Relationships the Building Blocks of Community

By Bonnie Taylor

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We took part in a cooking class from Madam Leon in Camp Marie. We made fried plantains, fried breadfruit, pikliz and rice and beans. This was such a fun experience to learn how to cook some of the yummy Haitian dishes that we all love. The best part of the experience though was just building relationships with our team members and Madam Leon's family. The children were playing hand games, tag and making friendship bracelets together while the adults worked on the food. Later we got to enjoy the meal together. I am grateful for the friendships that were formed and look forward to making them stronger in the future.

After the class we set up and hosted Project Living Hopes first color run! We had 85 participants that ran down the PLH road and onto the newly excavated property. Grant Burns and Guesly Dessieux were brave enough to run the race, while the rest of the team split up and helped at all the color stations and the finish line. It was a great experience to watch the community come together for such a fun time. Before the day was over, the community was asking about if we plan to return to do another fun run. As a team we are already brainstorming on how to set up the next one so it can be bigger and even more successful.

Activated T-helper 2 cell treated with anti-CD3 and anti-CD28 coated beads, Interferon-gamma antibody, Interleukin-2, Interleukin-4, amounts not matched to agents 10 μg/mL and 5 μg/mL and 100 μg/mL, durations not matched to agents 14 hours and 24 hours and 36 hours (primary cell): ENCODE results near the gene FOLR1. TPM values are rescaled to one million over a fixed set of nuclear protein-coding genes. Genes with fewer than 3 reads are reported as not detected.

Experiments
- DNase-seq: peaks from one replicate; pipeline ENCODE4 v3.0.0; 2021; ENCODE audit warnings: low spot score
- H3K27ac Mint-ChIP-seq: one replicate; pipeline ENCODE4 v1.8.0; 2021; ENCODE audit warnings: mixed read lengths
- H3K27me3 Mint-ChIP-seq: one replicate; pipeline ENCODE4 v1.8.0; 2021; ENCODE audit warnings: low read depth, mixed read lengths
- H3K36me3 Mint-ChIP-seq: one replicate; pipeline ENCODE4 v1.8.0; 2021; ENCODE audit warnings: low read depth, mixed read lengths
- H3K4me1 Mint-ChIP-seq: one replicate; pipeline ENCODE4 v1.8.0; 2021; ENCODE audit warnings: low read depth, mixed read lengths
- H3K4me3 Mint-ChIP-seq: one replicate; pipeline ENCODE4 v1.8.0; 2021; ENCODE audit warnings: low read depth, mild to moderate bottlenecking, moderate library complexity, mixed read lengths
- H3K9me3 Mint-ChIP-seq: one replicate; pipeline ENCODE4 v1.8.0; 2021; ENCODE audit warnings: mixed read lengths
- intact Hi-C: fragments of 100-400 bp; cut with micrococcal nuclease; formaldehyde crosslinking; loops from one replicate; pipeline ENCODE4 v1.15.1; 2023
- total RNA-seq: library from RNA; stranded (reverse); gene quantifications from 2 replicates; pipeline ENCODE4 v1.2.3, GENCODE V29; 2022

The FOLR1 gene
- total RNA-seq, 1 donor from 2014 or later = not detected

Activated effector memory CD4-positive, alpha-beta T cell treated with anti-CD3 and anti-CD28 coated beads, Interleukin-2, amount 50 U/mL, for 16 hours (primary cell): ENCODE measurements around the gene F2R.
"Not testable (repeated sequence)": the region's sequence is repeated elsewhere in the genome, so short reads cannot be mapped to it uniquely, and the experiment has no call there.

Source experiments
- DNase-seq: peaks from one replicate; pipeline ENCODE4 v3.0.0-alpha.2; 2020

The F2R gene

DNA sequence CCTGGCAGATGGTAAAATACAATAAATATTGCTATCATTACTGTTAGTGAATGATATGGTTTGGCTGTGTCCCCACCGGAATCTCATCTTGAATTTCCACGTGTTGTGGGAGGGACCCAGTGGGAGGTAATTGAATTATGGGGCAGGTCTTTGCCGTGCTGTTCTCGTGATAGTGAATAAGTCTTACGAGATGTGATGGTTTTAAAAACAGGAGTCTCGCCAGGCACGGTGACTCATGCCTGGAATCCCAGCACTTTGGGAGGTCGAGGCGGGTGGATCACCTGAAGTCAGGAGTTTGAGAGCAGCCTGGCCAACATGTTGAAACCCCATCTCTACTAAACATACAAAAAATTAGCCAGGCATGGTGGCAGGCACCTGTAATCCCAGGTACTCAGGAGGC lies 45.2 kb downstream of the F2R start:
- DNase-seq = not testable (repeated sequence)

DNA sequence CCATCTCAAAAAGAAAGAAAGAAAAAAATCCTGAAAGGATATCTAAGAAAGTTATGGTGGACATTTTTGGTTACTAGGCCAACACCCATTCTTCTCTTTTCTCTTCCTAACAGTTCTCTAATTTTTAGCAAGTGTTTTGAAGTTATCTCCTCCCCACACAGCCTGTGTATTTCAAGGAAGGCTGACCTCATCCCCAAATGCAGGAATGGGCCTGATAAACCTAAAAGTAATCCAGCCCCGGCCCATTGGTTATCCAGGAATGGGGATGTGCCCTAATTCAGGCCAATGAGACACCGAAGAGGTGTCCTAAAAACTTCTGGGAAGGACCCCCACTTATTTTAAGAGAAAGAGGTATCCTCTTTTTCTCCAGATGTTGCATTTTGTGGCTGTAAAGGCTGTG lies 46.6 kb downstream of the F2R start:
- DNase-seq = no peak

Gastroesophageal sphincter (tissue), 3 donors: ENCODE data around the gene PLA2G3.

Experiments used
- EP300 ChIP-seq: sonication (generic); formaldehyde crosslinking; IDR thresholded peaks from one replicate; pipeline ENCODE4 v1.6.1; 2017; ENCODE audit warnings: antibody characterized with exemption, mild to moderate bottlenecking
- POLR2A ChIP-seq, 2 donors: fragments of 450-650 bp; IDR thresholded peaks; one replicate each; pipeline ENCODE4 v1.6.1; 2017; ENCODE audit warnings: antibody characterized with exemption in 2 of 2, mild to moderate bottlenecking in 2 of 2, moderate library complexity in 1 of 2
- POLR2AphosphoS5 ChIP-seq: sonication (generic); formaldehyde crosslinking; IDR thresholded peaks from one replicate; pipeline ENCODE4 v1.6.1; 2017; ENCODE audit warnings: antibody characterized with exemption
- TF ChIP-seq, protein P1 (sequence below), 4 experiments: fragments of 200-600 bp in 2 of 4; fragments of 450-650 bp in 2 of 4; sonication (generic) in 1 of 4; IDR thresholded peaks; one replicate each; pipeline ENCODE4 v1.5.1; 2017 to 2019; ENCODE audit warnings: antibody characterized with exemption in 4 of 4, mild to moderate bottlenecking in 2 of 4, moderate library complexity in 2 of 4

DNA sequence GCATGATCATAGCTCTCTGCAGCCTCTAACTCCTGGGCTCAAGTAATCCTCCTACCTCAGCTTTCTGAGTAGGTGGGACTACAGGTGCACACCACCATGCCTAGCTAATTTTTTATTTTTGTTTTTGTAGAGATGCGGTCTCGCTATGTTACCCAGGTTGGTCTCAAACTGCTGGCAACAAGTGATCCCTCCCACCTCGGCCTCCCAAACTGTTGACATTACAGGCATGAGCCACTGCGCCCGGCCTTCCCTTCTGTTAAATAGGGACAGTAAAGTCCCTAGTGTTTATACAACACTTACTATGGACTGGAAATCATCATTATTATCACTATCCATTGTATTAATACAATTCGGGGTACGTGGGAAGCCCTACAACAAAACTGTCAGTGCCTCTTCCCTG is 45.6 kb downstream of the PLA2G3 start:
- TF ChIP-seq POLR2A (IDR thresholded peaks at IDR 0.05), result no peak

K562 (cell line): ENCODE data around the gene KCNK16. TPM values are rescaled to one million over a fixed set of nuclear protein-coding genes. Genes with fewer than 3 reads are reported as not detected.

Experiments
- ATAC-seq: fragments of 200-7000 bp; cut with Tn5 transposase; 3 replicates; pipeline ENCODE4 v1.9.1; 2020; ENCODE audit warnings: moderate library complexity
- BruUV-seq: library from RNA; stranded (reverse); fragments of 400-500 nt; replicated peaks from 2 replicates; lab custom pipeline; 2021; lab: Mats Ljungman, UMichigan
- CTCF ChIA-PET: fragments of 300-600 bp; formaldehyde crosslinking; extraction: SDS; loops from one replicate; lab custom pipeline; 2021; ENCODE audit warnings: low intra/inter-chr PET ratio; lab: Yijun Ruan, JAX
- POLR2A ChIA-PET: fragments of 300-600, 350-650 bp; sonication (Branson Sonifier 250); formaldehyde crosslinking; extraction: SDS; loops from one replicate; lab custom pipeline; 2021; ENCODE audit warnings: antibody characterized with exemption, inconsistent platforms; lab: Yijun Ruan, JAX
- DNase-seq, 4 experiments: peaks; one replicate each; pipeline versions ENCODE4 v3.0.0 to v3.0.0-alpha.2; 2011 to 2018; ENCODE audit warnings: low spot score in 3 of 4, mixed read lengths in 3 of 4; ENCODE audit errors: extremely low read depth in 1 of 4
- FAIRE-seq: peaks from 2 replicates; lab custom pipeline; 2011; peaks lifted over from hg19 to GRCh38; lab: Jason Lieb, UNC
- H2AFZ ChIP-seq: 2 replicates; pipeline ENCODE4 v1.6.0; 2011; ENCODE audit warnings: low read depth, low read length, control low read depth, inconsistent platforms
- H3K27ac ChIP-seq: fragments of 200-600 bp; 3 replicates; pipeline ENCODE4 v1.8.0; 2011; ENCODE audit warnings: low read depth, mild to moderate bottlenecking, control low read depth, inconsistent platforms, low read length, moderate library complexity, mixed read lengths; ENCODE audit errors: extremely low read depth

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The color run was my favorite memory. We set up a color station and while we were waiting for the race to start, we showed some kids what to do with the color. They seemed unsure at first, but as soon as the runners were on their way all the kids were enjoying themselves throwing color and making a mess. I loved seeing and just being a part of the Haitian community. I felt instantly accepted into their culture and felt so connected the moment I got there. I already miss the country and can’t wait for my next trip back.
— Annabelle Age 15